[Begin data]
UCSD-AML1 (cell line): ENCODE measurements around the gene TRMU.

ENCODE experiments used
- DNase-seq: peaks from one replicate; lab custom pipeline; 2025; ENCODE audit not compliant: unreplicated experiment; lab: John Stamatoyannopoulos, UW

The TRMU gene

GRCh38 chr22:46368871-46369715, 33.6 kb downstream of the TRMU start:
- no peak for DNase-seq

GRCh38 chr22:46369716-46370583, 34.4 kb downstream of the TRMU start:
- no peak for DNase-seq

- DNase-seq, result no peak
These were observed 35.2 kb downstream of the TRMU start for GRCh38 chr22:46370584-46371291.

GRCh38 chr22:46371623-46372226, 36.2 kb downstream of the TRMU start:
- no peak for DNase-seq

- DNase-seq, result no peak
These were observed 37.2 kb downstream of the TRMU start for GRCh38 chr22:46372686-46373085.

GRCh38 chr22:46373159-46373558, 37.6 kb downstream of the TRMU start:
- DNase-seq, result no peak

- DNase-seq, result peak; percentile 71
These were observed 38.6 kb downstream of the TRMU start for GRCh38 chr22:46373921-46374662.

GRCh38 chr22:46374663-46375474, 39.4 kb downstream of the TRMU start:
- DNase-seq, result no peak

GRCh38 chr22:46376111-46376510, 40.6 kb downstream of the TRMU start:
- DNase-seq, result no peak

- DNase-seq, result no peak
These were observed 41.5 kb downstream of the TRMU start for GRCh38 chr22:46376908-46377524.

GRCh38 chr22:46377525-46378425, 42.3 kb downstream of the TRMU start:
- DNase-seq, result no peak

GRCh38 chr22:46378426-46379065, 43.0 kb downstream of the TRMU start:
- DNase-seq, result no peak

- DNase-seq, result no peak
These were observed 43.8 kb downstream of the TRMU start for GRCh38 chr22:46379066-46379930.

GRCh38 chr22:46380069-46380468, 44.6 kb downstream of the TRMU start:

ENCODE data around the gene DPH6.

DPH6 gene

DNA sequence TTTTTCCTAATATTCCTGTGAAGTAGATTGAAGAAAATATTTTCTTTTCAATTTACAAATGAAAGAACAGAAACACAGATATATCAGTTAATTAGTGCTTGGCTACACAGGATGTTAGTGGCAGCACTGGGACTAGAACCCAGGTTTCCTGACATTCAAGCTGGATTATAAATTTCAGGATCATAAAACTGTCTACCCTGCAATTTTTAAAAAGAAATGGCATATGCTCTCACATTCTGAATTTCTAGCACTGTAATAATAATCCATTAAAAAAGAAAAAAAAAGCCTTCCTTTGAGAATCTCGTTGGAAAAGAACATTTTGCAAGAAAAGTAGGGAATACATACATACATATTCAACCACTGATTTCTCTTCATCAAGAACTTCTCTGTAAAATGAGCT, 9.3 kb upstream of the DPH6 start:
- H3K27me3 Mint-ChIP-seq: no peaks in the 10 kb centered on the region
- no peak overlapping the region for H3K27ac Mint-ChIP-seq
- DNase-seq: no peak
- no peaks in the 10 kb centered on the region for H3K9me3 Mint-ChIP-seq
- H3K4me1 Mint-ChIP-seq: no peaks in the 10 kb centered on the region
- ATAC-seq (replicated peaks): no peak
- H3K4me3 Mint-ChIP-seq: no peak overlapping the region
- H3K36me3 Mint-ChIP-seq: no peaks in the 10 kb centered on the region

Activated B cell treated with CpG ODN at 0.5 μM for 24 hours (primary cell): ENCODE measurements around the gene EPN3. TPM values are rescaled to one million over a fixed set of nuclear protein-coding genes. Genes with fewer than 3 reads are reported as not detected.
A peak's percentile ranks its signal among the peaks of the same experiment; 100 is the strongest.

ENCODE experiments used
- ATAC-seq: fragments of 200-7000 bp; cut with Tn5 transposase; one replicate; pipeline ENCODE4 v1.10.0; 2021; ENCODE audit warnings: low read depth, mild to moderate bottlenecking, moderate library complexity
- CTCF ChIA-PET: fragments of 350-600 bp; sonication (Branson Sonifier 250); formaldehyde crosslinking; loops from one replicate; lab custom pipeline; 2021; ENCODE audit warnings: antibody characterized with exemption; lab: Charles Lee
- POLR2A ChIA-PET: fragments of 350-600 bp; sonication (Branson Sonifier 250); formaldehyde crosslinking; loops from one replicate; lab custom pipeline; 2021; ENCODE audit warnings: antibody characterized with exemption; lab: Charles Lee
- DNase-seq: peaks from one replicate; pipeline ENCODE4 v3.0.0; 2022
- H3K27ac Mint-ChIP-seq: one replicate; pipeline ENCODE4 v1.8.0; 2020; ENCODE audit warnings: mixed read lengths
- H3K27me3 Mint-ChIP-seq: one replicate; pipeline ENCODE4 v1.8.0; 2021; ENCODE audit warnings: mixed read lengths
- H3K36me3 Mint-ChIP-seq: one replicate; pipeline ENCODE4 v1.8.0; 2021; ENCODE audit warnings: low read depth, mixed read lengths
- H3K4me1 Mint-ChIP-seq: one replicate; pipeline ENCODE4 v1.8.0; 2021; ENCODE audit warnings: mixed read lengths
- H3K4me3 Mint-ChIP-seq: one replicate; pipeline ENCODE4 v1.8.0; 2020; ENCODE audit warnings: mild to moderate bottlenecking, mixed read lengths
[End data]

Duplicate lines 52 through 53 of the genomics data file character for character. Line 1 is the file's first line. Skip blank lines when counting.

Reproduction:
- H3K36me3 Mint-ChIP-seq: one replicate; pipeline ENCODE4 v1.8.0; 2021; ENCODE audit warnings: low read depth, mixed read lengths
- H3K4me1 Mint-ChIP-seq: one replicate; pipeline ENCODE4 v1.8.0; 2021; ENCODE audit warnings: mixed read lengths